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2nd March, 2008 at 05:24:33 -

Are there any such things as A.I. Librarys in the world of Klik.

They would come in so handy for myself and I'm sure alot of other people too.

Basically the way I imagine it would be to open a page and under different types of enemies it explains how to do it. Whether it be platform of RPG, etc.
I'm making a platform game and would love to do something like this one day to help out noobs (or people like myself who have been clicking for years and still don't know how to do it), but I'm don't have the maths brain. I find myself posting too many questions about how to do this or that and AI.

So if this kind of thing exits, give me the link... But I reckon it'd be a really handy tool for klikers in the years to come.


Best Article Writer

2nd March, 2008 at 14:17:36 -

In the meantime, searching DC and asking here and at the CTForums is your best bet.

But I can share a few words of 'wisdom' that have helped me - maybe they'll help you

Divide your AI into two sections:

- State Checking
- Behaviour

"State Checking" involves finding out anything important about where the AI is, and what he's doing. These are his 'senses'. So this is where we code things like:

'is he standing on the ground?'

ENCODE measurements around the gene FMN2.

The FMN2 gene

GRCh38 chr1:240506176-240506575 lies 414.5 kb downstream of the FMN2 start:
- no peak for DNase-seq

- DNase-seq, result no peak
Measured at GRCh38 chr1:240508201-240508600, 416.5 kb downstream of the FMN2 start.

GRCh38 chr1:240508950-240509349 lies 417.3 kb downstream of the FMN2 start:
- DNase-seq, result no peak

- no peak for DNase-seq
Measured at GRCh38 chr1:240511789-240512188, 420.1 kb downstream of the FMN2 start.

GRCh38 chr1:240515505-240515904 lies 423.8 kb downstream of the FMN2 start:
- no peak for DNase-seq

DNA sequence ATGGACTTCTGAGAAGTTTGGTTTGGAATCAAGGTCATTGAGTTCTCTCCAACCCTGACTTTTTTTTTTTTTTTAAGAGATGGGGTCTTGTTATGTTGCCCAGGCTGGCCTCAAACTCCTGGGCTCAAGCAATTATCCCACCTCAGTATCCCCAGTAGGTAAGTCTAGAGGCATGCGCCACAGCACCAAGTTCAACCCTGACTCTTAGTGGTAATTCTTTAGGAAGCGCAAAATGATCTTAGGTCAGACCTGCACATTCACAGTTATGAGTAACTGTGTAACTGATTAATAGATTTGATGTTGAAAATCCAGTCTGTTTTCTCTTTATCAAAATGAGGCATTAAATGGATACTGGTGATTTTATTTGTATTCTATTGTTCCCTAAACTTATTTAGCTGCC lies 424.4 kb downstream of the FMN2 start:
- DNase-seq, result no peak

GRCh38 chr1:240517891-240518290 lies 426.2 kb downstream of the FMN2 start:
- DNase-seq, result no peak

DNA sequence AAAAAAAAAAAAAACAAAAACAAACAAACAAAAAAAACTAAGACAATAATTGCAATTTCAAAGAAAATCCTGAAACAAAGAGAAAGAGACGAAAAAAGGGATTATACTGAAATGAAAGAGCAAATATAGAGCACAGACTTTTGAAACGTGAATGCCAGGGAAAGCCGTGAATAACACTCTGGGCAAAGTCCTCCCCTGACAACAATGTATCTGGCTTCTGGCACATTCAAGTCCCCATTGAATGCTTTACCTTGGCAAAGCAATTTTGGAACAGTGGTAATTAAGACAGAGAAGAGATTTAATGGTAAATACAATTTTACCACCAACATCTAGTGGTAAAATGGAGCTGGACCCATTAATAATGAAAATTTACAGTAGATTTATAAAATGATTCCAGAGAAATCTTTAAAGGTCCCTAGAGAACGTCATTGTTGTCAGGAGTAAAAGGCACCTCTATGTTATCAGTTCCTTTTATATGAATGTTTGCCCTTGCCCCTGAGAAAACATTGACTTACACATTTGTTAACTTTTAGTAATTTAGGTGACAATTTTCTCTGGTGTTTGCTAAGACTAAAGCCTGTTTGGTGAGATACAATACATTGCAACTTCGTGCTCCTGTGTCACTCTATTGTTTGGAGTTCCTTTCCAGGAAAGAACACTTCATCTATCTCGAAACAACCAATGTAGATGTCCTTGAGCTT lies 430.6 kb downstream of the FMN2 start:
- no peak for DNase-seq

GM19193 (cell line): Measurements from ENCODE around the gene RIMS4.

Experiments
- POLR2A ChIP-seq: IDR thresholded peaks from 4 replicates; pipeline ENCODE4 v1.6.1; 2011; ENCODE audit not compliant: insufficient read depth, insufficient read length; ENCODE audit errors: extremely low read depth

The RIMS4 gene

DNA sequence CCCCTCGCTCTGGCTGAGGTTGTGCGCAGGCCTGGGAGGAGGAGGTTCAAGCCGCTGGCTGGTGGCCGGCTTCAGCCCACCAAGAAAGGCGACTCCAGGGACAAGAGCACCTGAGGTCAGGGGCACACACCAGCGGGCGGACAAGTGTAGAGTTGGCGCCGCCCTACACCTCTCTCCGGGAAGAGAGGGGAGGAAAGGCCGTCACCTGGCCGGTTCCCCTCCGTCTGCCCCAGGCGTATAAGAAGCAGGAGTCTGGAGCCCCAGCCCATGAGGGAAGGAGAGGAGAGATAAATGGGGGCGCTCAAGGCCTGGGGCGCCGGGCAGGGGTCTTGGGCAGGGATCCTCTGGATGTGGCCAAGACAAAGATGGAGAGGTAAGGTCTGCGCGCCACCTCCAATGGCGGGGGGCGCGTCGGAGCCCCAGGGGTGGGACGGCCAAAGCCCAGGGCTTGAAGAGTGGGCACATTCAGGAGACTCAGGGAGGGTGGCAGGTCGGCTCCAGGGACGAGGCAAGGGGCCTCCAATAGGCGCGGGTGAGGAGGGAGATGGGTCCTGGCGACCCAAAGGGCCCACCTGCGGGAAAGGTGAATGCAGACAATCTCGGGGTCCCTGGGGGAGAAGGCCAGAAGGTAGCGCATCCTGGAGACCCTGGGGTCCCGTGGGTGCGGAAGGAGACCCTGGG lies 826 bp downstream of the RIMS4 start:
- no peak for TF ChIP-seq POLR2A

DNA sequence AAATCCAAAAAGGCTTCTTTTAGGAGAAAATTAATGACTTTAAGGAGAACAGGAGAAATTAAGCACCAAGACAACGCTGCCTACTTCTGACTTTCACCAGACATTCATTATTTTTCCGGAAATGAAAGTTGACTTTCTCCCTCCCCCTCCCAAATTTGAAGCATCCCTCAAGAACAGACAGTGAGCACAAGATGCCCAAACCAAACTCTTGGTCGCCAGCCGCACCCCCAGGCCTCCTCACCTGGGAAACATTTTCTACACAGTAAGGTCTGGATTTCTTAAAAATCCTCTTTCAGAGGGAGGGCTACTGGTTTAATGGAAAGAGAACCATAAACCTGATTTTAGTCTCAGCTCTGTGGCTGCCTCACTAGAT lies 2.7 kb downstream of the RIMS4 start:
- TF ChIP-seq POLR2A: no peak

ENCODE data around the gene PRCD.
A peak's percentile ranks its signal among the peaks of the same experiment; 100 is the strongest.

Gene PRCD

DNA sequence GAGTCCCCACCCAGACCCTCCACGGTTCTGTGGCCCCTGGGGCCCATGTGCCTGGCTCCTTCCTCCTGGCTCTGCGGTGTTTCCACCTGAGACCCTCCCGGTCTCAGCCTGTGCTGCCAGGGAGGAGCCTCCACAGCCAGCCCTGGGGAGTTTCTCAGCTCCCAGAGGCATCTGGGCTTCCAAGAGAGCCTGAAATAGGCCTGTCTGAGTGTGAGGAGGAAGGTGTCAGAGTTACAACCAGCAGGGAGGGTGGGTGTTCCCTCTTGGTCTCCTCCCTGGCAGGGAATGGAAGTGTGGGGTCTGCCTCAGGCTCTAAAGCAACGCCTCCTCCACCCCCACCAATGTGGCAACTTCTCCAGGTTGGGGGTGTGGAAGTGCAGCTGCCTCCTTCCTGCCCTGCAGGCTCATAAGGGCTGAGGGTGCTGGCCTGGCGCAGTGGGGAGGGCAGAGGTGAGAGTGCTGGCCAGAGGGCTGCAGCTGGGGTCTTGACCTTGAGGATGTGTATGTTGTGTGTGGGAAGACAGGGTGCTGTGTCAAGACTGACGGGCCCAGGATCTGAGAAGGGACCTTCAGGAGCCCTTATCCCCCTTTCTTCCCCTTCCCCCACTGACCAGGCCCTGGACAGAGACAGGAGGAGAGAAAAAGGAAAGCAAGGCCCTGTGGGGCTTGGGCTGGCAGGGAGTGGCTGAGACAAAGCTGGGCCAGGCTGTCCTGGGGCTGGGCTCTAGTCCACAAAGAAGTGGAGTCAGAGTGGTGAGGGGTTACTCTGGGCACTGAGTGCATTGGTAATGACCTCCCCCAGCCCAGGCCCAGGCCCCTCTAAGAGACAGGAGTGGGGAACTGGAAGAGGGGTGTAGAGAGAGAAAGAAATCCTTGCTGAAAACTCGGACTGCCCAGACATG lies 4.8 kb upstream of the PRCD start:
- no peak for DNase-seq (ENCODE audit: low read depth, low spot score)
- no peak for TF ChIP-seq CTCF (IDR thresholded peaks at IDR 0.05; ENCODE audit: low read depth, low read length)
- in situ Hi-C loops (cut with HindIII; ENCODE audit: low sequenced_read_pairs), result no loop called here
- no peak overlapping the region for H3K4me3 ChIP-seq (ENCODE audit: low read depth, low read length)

'is he falling?'
'can he see the player?'
'is he next to a wall?'

That kinda stuff. I keep them in separate groups. So, like for a fish enemy I'm working on, he has the following groups:

-- Is onscreen?
-- Distance
-- Is player in visible range?
-- Line of Sight Test
-- Idle
-- Attack
-- Swim in a shoal

In this case, I want to know if the fish is onscreen, how far he is from the player, and (if he's near enough and facing the right direction), whether obstacles block his view of the player. These are stored in alterable values and strings, like this:

is Onscreen (YES or NO)
Player is in focal range (YES or NO)
Player is visible (YES or NO)
Distance to player (a number, in pixels)

If you code your 'senses' or 'tests' FIRST, storing them in alt. strings and vals, you enable the rest of your code to run LATER, based on the WHOLE picture.

In the case of a Platformer AI, you can make him act a certain way if he's standing on the ground AND near a ledge, but NOT too close to the ceiling... and the ledge has to be high enough to cause him damage.

See how defining states first lets you control his behaviours with far more precision later?

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